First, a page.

MINSK, 25 February (BelTA) – The State Forensic Examination Committee of Belarus and the Drug Enforcement Administration (DEA) under the U.S. Department of Justice signed a memorandum of cooperation in combating illegal drug trade, spokeswoman of the committee Anna Zhdanova told BelTA.
The document was signed by Acting Regional Director for the DEA Middle East Region Michael Nowacoski and Chairman of the State Forensic Examination Committee Andrei Shved.
The parties are set to exchange information about the sources of drugs, their analogues and precursors, methods of locating these sources, new designer drugs that are close to controlled substances, ways and methods of studying them, and new analytical equipment. The agencies will also establish cooperation in expert support for joint events aimed to reduce illegal drug trafficking via international channels.
It is expected that joint work will bear fruit in the near future and will enable specialists from the two countries to exchange best practices in carrying out forensic analysis of narcotic substances, which will increase effectiveness and efficiency of their work.
The DEA representatives in Russia already visited the Belarusian committee in August 2019. The visit of the acting regional director confirmed the countries' intention to advance cooperation. The DEA delegation was made familiar with laboratories for studying narcotic drugs, psychotropic substances, their precursors and analogues, oil products, materials, and substances, as well as laboratories for ballistic tests (a shooting range and ballistic records).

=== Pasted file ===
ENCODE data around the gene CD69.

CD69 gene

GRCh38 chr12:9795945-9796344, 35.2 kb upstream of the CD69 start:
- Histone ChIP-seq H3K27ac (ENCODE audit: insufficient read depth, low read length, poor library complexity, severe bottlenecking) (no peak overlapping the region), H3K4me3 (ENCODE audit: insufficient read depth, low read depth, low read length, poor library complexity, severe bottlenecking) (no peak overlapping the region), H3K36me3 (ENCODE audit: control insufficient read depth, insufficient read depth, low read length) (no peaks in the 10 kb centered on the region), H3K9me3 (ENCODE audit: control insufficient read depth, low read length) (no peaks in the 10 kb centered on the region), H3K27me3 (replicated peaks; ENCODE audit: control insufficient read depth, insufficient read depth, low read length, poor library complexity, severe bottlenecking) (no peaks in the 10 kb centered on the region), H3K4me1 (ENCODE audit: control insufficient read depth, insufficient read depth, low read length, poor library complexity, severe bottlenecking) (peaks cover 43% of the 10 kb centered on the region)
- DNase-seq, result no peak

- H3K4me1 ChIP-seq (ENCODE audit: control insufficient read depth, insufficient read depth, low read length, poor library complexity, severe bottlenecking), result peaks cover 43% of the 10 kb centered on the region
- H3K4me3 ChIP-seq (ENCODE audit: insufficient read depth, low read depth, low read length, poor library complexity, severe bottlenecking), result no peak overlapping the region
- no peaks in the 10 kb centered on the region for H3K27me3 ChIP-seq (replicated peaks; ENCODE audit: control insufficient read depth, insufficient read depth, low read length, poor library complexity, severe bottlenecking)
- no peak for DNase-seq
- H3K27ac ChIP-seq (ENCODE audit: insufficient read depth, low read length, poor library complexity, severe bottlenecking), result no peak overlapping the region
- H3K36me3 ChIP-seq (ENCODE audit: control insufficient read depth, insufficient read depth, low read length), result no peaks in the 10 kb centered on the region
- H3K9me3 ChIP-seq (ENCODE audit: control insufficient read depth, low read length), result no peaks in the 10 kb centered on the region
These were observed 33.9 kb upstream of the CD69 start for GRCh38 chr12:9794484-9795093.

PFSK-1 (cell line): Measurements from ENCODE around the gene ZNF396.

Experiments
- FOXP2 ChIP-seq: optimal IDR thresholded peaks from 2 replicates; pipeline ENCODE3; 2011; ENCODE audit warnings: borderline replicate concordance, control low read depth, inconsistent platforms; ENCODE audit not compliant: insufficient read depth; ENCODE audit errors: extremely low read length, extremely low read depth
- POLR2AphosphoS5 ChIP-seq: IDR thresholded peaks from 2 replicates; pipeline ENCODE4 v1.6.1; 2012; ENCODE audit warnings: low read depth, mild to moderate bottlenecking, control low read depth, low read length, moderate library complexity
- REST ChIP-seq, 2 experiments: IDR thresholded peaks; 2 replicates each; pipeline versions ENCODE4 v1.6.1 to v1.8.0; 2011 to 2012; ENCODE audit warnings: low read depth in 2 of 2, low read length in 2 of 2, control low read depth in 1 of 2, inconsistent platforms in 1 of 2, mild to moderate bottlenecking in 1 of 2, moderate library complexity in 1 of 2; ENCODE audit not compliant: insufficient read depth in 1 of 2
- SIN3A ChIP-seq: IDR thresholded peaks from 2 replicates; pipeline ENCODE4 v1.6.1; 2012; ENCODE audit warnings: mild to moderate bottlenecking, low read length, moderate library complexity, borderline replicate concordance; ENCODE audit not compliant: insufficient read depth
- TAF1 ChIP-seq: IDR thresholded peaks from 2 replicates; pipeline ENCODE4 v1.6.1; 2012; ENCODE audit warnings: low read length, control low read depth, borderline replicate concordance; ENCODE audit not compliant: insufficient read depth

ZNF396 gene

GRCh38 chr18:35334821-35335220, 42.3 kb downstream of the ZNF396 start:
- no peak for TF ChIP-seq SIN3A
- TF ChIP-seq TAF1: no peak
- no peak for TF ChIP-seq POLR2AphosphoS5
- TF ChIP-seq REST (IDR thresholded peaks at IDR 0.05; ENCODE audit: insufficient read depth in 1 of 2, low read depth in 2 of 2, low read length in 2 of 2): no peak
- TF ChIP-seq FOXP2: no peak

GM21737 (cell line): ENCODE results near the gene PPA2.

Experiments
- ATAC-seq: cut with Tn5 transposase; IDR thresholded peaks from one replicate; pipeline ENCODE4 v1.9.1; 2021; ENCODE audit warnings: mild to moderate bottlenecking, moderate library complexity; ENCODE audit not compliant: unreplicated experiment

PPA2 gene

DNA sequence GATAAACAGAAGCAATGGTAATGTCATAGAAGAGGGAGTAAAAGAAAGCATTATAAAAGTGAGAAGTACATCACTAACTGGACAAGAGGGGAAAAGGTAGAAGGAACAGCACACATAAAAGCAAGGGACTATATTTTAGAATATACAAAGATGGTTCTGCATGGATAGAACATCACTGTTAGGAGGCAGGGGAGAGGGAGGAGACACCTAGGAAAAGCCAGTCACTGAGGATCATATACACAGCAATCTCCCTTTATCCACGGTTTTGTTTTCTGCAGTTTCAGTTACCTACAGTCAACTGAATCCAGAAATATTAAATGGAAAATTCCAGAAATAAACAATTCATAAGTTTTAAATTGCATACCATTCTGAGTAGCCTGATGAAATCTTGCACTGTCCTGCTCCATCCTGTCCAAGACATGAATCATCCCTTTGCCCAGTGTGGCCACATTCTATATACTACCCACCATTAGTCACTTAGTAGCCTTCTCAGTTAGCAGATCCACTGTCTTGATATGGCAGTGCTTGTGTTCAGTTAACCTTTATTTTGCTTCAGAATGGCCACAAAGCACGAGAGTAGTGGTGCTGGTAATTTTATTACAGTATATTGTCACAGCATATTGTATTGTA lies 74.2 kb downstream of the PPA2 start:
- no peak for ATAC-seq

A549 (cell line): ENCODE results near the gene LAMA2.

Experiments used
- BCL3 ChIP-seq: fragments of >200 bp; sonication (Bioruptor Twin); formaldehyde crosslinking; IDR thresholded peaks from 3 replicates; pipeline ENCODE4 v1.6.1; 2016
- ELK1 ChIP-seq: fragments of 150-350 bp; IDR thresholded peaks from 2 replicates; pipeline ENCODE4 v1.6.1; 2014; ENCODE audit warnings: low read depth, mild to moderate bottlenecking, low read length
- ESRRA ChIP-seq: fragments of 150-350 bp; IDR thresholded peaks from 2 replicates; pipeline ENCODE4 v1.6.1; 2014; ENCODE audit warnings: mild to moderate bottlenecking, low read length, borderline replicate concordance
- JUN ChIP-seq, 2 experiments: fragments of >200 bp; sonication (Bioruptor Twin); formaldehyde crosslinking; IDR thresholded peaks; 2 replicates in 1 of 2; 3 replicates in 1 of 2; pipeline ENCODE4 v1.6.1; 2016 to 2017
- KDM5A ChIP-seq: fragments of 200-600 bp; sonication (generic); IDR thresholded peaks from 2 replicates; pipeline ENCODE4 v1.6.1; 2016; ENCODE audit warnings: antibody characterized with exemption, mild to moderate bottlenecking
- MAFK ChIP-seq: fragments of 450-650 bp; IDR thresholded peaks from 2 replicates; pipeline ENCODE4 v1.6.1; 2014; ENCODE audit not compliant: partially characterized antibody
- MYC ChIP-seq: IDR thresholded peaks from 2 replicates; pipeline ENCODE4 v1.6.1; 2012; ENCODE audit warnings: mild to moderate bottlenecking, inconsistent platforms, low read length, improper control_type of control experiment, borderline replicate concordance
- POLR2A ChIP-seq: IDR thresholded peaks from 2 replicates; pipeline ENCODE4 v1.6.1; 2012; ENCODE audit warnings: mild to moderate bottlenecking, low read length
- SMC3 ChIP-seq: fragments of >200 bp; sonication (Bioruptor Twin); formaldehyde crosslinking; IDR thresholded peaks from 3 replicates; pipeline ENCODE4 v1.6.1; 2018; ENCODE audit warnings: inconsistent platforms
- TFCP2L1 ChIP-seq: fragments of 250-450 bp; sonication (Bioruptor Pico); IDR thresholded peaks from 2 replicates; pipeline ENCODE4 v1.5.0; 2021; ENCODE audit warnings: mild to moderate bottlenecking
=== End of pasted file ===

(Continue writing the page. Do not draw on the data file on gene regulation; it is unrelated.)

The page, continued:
The DEA representatives showed interest in the procedure for including new psychoactive substances in the list of controlled drugs in Belarus. Since its establishment, the State Forensic Examination Committee has proposed to add 225 substances to the national list of narcotics, psychotropic substances and their precursors. The committee annually carries out around 10,000 tests of narcotics.
The Drug Enforcement Administration is a United States law enforcement agency under the U.S. Department of Justice, along with the Federal Bureau of Investigation, the Marshals Service, and the Immigration and Naturalization Service. The DEA employs more than 4,600 special agents, 680 analysts, and 4,100 other staff, including chemists and diversion investigators. The DEA is meant to enforce legislation in drug trafficking and prosecute persons responsible for growing, producing, or distributing controlled substances in the territory of the United States.